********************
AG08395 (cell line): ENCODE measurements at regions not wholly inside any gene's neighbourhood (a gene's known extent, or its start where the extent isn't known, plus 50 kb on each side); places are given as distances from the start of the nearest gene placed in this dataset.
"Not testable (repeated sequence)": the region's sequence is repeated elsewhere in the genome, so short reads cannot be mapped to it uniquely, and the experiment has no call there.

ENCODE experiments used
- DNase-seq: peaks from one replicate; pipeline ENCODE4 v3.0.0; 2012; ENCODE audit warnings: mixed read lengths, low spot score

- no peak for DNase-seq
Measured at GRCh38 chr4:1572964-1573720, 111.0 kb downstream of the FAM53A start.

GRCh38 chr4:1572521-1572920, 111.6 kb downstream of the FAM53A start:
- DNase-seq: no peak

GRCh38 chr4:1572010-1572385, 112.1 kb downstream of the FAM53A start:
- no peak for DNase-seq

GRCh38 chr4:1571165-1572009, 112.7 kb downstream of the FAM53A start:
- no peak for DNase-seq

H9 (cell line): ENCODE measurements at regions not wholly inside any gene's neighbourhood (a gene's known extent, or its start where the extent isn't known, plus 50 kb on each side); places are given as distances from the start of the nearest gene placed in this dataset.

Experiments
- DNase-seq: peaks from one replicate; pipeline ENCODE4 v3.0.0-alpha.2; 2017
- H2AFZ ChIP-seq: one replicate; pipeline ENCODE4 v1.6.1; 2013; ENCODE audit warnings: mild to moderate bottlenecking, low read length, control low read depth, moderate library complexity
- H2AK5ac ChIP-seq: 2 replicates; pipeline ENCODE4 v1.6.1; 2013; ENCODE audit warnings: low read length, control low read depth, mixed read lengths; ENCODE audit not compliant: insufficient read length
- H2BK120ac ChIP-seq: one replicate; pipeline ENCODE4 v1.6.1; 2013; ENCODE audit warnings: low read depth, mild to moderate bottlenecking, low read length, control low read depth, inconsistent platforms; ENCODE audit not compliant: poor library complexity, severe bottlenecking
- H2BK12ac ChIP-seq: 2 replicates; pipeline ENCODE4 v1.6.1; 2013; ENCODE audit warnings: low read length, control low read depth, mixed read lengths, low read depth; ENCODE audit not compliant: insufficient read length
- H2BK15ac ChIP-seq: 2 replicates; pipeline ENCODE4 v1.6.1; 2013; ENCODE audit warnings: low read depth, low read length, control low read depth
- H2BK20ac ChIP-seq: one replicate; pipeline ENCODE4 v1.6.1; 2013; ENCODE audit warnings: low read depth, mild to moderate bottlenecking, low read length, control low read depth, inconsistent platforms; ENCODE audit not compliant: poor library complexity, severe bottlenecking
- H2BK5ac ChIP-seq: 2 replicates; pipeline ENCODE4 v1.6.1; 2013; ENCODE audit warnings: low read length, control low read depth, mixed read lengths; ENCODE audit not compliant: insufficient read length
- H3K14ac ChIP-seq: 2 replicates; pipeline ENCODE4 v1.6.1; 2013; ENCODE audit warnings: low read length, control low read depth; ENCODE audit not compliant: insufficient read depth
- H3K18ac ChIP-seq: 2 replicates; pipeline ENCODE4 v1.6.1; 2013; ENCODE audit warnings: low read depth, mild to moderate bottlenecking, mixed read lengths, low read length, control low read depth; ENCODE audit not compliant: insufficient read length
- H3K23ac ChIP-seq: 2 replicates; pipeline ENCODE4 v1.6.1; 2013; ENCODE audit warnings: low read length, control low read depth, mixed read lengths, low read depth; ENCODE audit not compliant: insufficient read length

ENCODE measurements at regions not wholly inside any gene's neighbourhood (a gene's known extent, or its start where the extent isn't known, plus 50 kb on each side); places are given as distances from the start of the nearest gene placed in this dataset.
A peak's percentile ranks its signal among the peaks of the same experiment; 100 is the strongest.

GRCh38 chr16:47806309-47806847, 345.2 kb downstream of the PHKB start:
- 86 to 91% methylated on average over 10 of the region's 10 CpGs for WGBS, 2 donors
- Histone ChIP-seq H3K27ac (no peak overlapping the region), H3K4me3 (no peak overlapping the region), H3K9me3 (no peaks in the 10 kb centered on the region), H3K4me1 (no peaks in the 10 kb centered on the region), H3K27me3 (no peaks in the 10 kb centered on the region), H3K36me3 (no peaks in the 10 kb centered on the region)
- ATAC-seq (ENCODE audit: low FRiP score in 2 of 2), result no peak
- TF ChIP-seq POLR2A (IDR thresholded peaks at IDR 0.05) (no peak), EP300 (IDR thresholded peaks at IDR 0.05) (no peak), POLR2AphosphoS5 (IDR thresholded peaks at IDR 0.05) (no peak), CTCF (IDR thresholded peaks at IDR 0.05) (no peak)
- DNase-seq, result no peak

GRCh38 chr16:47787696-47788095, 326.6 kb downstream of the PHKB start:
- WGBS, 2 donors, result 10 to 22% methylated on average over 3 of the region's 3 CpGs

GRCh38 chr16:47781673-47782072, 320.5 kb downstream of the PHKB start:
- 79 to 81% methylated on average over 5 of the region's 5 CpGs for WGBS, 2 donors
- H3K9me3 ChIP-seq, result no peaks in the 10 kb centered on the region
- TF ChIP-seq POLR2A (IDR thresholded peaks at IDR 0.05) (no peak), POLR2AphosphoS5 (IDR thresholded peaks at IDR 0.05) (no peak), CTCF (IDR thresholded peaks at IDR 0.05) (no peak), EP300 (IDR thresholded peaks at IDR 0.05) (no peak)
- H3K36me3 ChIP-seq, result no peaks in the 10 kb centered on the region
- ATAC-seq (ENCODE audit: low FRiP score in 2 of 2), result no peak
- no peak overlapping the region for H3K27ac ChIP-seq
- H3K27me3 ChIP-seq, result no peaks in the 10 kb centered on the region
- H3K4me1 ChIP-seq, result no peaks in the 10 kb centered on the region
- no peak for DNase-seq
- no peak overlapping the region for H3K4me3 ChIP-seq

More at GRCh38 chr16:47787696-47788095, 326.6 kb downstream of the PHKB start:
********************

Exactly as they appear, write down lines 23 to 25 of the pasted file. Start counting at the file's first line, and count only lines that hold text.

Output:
- H3K14ac ChIP-seq: 2 replicates; pipeline ENCODE4 v1.6.1; 2013; ENCODE audit warnings: low read length, control low read depth; ENCODE audit not compliant: insufficient read depth
- H3K18ac ChIP-seq: 2 replicates; pipeline ENCODE4 v1.6.1; 2013; ENCODE audit warnings: low read depth, mild to moderate bottlenecking, mixed read lengths, low read length, control low read depth; ENCODE audit not compliant: insufficient read length
- H3K23ac ChIP-seq: 2 replicates; pipeline ENCODE4 v1.6.1; 2013; ENCODE audit warnings: low read length, control low read depth, mixed read lengths, low read depth; ENCODE audit not compliant: insufficient read length